Law Firm of Stewart & DeChant

Buiding Your Civil Trial Skills: Evidence and Direct Exam

Evidence and Direct Exam

There are no secrets as it relates to evidence. Every piece of evidence comes in after a proper foundation is laid. You need to know the law and you need to have the witness support to bring in any piece of evidence.

You have to be a pro. The evidence has to come in seamlessly.

Your documents and your evidence should be pre-marked. Adequate copies for all opponents and the court and the court reporter and the witness.

If you think you’re going to have a problem with a piece of evidence, have a motion in support of that evidence in front of the court prior to the trial so that you’re not surprised and the court is not surprised, and your best foot is placed forward for the Judge to have the time to reflect and make a thoughtful considered opinion.

It helps you teach, whatever it may be.

Direct Examination of the Expert

Expert on Direct

1. Identify

2. Qualify

→ Credentials; entitled to get opinion

→ Go beyond to increase probative value of his/her testimony

a) Formal education, school and residency, internship (fast)
b) Certification to be board certified
c) Writings for magazines
d) Teaching posts
e) Hospital staffs, department head (take turns)

3. History

a) Law gives hearsay okay relevant it is approved
b) Assumed all truth to be cleared of ills
c) Can include details of accident if doctor relied

4. Exam – disclose and insist of

5. Diagnostic procedures

a) X-rays; have explained
b) Can possibly rely on opinion of reader of x-ray

6. Diagnosis

a) Do you or have you an opinion with a reasonable degree of medical certainty with documentation of a condition of ill being

7. Treatment

a) Find responses to treatment
b) Dates

8. Prognosis

a) Do you have an opinion with a reasonable degree of medical certainty with documentation as to whether the condition is temporary or permanent?

9. Causal relationship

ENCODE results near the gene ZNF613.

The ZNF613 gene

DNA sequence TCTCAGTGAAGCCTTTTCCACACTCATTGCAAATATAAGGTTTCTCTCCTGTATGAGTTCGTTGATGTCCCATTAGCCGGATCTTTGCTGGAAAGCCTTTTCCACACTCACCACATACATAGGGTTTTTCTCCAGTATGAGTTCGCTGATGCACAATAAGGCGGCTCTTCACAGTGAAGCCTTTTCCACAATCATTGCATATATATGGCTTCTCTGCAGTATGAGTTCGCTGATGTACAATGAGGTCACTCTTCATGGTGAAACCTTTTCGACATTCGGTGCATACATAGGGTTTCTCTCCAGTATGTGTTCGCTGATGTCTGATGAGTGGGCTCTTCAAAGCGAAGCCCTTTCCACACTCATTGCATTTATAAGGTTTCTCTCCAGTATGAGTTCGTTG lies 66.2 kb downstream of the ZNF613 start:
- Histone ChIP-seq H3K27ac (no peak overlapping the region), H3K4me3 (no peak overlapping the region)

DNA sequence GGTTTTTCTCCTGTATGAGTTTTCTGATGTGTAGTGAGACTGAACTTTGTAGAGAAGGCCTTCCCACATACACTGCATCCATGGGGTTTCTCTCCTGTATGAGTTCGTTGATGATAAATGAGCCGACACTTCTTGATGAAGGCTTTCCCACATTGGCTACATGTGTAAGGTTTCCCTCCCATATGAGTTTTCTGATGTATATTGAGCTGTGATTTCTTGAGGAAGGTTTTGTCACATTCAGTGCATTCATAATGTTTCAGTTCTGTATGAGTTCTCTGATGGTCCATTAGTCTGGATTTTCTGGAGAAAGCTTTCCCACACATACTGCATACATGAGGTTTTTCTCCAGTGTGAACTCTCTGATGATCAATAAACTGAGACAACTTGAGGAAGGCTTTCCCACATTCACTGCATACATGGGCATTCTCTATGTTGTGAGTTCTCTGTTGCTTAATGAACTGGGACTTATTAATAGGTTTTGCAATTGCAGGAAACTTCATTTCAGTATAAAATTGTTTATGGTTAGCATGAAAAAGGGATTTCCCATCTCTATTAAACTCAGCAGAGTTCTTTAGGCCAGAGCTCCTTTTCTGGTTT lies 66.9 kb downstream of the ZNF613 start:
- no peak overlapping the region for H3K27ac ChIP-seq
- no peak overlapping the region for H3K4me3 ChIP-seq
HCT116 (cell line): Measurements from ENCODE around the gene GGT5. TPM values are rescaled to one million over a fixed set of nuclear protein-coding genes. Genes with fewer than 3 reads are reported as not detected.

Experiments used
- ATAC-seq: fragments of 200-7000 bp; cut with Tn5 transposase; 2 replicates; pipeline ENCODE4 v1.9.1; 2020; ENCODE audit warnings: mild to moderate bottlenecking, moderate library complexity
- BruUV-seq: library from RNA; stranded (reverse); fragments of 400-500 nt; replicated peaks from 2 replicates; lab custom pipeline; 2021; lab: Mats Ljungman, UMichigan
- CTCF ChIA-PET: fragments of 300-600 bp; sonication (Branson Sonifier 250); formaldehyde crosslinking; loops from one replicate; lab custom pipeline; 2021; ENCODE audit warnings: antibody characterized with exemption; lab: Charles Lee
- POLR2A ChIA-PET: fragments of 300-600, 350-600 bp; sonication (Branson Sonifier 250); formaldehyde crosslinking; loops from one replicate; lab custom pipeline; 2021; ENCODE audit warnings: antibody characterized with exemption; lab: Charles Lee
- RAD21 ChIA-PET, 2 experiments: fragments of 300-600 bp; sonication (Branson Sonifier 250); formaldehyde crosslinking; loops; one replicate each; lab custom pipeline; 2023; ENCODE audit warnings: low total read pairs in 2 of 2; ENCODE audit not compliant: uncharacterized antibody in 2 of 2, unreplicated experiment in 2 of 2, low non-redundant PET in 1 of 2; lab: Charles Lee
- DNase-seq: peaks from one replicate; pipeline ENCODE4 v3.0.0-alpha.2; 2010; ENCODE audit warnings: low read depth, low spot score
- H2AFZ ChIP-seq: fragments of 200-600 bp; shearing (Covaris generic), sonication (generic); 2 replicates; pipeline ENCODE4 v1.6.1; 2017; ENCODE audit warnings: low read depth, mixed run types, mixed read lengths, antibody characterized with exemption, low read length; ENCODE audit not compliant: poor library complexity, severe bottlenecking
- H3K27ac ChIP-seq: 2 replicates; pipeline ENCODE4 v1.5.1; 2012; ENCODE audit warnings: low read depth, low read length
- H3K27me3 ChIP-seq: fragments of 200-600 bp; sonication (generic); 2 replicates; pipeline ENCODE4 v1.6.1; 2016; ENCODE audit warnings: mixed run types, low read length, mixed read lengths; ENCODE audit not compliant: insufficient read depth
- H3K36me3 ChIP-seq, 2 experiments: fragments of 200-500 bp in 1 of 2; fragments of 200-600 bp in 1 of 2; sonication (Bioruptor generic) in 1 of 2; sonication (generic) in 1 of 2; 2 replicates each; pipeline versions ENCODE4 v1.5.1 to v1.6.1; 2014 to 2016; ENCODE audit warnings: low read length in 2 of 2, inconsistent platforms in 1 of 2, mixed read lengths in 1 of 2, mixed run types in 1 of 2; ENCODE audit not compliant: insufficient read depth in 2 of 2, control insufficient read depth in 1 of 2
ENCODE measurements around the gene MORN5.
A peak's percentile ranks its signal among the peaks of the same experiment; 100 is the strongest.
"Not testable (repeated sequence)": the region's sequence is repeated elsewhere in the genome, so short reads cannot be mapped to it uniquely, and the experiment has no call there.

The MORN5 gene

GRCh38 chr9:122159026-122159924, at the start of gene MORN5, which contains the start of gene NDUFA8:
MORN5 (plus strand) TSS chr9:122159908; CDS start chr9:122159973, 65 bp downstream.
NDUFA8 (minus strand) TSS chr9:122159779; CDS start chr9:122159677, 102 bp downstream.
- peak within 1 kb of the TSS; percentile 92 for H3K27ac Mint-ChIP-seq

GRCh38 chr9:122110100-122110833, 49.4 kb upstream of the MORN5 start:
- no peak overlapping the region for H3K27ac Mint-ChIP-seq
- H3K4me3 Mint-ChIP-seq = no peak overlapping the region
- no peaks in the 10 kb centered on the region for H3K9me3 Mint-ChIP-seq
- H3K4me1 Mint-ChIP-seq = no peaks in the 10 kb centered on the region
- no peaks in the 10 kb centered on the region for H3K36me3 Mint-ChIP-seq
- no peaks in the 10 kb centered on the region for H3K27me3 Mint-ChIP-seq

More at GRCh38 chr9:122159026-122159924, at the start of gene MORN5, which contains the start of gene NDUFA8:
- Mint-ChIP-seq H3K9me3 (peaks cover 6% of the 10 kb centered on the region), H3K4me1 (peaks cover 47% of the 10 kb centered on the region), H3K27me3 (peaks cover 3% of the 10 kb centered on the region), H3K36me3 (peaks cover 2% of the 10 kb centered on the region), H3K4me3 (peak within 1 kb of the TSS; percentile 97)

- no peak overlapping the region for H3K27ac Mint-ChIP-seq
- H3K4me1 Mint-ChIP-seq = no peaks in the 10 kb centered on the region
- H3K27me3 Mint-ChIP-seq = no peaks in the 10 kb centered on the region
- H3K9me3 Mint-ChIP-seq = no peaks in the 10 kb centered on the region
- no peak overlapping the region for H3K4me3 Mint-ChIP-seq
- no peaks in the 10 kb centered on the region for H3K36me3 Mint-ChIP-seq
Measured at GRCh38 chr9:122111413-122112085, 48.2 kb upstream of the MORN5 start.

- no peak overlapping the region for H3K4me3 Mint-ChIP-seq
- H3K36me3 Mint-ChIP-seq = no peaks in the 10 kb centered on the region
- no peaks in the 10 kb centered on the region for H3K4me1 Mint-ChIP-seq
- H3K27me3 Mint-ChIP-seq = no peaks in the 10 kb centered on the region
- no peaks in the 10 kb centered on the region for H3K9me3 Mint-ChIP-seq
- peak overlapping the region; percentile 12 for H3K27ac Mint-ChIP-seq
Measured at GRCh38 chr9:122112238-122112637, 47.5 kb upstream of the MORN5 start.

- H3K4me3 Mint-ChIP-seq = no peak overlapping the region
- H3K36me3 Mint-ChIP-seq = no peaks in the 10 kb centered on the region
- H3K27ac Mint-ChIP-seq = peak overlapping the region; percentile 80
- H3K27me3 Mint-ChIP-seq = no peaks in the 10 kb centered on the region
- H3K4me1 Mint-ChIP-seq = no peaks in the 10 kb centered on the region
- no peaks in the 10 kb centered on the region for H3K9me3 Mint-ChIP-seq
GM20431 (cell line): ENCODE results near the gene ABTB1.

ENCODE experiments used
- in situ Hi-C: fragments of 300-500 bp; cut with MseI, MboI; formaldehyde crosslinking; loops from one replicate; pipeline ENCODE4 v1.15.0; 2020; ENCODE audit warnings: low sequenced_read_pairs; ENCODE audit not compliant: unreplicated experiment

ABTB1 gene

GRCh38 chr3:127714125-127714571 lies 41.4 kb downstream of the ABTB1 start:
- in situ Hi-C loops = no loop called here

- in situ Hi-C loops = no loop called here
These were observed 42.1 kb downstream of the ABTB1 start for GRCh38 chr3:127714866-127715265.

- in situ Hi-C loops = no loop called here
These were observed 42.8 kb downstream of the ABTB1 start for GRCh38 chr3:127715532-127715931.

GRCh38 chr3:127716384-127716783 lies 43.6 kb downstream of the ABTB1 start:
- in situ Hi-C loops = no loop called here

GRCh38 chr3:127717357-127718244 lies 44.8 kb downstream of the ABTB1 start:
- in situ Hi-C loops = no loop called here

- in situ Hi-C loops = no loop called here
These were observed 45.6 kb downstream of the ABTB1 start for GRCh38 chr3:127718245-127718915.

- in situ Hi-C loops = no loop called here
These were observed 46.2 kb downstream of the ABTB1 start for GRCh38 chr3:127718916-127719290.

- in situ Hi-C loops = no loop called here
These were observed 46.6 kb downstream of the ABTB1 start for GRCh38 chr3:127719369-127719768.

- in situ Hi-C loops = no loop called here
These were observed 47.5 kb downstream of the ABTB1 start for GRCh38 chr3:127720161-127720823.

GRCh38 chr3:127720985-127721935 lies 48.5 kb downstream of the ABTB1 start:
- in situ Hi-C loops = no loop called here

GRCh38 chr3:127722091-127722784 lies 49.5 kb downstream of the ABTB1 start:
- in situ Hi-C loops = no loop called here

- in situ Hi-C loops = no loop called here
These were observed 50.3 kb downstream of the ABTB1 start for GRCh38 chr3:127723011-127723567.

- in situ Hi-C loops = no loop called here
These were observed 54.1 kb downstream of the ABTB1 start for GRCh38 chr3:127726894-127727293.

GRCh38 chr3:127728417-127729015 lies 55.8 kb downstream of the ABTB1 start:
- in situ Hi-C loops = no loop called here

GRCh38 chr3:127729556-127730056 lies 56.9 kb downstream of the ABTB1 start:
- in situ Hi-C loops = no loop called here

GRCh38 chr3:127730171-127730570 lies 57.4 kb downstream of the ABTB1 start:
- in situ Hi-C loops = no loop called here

a) Do you have an opinion with a reasonable degree of medical certainty whether or not the condition o fill being is related to the accident?

10. Bill

a) Must be a reasonable and customary charge
b) Say do you have an opinion what a reasonable and customary bill or charge is?
c) What is your charge?

11. Future medical treatment

a) Do you have an opinion with reasonable medical certainty as to whether or not future medical treatment?
b) What?

12. Future medical bill

a) Do you have an opinion with a reasonable degree of medical certainty as to what future medical bill will be reasonable and customary bill will be?

Direct in General

The witness is the star.

The witness cannot be the star if he’s not prepared. If he’s not prepared, you need to be shot.

“Is there an exhibit that would help you explain that to the jury?”

“Does that exhibit fairly and accurately depict….”

What is…

Use the direct examination to have the witness explain all of the terminology and demystify the voodoo.

Make each witness supportive for every other witness so that you get the accumulative effect.

Have your witnesses support all of your other witnesses. As an example, if it is factual, have each witness place your other witnesses at the scene and location or whatever is necessary to enhance all your other witnesses’ credibility on whatever subject you need to succeed in.

Use each one of your witnesses to allow the jury to find less credibility with any one or more of the defense witnesses. Example, not having an ability to see or testify on a matter that is critical.

  • Ability to perceive the evidence.
  • Bias.
  • Any issue that would decrease that witness’ credibility.

Make sure your witnesses read and understand their deposition transcripts and know that with almost no exception they cannot testify any differently than they previously testified.

I like to use summary exhibits.

Handing you Exhibits 2 through 36, are those a fair and accurate copy of each of your bills?

Look at Exhibit 1; does that accurately summarize each of the charges depicted in Exhibits 2 through 36?

Is all the medical care itemized in Plaintiff’s Exhibit 2 (the summary exhibit) medical care which was required as a result of the injuries and damages that the plaintiff sustained on the date of the collision.

Did you refer the plaintiff for any of that care? (Explain what care.)

Is that care fair, reasonable and customary?

Are the charges for all the care set forth in Exhibit 2 fair, reasonable and customary?

Experts are expensive. You don’t want to use a different expert to get every bill in so prepare your expert to be able to testify with regard to care and treatment, others that were before him and/or provided.

Have your plaintiff identify each of the charges being care that he incurred.

Eliminate from your client’s expectation and/or from any testimony any evidence on damages that has any potential to be overreaching.

The plaintiff does not complain, somebody else does.

A plaintiff should never say the word “pain.”

No day in the plaintiff’s life is the same.

Have the plaintiff describe all the effort the plaintiff does to continue to do the activities the plaintiff used to do.

Minimize the things that the plaintiff cannot do, maximize the things the plaintiff attempts to do.